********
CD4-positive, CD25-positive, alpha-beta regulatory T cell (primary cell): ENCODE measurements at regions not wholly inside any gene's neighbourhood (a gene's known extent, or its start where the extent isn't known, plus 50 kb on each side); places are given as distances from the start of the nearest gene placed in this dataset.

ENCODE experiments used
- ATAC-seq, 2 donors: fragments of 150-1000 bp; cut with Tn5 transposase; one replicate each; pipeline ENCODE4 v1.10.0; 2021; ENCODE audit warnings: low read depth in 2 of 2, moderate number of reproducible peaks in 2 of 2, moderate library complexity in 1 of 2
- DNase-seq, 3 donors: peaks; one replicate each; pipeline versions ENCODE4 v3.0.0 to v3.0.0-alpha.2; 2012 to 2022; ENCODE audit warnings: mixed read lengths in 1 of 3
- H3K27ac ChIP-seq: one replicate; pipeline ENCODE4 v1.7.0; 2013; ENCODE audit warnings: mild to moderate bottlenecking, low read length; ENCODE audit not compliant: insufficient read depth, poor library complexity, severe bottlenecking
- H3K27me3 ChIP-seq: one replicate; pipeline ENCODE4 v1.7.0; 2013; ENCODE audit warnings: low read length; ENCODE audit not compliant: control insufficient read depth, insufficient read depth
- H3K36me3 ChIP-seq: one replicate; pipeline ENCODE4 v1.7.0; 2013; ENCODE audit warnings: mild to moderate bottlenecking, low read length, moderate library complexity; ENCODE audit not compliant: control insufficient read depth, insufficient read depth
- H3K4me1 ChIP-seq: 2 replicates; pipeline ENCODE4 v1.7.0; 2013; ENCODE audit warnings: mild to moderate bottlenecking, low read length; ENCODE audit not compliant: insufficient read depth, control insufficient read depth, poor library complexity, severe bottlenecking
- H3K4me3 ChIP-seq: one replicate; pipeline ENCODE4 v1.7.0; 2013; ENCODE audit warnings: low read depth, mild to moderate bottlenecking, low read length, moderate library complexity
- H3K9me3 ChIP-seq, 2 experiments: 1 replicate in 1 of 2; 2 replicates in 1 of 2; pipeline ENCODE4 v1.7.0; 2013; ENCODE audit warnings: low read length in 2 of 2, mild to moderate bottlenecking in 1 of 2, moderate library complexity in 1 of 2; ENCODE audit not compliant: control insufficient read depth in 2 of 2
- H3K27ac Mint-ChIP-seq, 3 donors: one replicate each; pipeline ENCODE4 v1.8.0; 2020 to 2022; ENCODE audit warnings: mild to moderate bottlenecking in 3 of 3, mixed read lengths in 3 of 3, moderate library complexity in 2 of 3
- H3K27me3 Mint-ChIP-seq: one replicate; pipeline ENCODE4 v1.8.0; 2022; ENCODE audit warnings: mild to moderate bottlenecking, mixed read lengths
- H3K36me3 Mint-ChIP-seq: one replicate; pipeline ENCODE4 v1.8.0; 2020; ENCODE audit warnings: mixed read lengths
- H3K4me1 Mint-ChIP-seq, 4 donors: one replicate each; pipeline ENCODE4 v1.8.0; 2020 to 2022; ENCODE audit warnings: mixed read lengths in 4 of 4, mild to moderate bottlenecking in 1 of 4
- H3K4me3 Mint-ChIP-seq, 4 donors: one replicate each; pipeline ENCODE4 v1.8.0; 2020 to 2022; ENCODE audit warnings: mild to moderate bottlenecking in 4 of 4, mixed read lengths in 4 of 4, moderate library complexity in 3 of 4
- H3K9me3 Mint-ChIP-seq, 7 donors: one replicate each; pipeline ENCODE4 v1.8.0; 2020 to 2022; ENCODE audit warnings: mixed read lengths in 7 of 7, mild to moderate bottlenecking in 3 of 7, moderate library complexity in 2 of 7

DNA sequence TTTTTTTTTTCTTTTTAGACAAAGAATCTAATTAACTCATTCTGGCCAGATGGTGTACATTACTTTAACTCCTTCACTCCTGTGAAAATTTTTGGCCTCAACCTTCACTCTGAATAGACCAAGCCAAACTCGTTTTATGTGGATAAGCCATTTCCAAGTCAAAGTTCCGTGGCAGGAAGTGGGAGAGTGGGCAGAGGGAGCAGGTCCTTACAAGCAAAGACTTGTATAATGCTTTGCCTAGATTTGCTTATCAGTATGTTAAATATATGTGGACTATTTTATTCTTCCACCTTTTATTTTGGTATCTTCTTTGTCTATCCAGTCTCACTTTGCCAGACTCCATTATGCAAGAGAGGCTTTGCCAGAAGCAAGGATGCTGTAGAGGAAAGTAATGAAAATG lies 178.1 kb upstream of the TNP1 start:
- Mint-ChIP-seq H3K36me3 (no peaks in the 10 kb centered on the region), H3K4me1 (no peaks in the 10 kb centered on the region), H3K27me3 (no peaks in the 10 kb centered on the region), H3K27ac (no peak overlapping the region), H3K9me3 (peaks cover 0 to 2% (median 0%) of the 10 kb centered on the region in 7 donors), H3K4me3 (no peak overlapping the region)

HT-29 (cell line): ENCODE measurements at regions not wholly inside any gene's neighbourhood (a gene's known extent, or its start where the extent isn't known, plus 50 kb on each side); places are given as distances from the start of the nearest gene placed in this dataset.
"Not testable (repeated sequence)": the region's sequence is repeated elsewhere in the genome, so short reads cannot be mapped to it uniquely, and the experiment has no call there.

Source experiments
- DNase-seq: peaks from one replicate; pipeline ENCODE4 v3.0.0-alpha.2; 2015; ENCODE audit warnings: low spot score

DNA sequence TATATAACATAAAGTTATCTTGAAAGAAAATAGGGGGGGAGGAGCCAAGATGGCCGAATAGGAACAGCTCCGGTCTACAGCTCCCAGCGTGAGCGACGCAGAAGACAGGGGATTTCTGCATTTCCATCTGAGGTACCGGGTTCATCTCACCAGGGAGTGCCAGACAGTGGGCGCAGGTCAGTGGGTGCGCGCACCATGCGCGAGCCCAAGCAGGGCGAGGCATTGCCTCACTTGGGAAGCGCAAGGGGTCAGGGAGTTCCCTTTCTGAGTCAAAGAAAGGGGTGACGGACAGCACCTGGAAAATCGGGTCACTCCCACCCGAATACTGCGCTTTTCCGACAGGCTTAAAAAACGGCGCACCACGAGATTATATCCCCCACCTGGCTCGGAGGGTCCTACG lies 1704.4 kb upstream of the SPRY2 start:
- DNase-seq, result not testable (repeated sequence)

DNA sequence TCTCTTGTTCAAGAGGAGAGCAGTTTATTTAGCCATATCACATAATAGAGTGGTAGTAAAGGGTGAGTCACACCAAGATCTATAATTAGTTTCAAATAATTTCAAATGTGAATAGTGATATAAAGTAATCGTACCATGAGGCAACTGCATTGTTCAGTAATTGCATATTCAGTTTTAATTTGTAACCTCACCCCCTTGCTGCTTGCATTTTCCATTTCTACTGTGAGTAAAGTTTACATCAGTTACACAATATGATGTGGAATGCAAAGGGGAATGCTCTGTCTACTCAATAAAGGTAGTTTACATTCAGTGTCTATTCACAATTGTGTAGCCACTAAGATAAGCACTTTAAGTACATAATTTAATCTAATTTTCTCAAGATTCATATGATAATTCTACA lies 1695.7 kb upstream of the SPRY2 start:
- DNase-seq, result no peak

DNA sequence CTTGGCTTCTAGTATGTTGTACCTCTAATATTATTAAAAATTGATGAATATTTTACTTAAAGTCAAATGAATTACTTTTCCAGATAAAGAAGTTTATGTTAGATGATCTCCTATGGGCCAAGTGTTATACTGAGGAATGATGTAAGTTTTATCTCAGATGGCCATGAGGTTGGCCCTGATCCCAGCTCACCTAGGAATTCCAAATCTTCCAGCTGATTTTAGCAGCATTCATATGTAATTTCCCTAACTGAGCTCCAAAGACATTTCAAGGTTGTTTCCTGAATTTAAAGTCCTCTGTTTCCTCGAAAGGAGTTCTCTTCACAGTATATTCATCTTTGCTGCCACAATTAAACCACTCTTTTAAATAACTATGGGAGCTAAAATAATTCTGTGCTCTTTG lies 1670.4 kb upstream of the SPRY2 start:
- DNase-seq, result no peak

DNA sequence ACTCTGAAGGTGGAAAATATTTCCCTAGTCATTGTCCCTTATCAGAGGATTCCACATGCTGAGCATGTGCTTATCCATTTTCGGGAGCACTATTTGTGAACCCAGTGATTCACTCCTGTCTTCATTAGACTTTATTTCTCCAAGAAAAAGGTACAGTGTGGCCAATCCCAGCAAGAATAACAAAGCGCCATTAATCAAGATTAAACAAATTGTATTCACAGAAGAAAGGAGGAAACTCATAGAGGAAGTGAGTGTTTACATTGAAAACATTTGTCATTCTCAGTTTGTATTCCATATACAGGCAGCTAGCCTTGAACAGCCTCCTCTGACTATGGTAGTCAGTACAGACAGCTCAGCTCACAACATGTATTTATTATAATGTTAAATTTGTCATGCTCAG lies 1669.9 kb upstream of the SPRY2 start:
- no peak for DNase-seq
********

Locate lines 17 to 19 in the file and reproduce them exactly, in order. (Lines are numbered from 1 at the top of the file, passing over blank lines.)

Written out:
DNA sequence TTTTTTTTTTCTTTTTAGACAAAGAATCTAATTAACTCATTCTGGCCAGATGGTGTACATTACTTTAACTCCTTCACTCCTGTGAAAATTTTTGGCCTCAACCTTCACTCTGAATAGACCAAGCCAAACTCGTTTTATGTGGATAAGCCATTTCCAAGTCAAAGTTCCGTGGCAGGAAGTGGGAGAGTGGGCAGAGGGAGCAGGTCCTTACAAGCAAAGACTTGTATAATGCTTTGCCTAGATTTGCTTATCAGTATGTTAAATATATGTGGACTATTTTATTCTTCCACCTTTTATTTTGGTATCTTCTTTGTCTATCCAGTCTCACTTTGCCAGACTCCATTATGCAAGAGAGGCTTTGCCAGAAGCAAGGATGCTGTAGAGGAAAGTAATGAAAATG lies 178.1 kb upstream of the TNP1 start:
- Mint-ChIP-seq H3K36me3 (no peaks in the 10 kb centered on the region), H3K4me1 (no peaks in the 10 kb centered on the region), H3K27me3 (no peaks in the 10 kb centered on the region), H3K27ac (no peak overlapping the region), H3K9me3 (peaks cover 0 to 2% (median 0%) of the 10 kb centered on the region in 7 donors), H3K4me3 (no peak overlapping the region)

HT-29 (cell line): ENCODE measurements at regions not wholly inside any gene's neighbourhood (a gene's known extent, or its start where the extent isn't known, plus 50 kb on each side); places are given as distances from the start of the nearest gene placed in this dataset.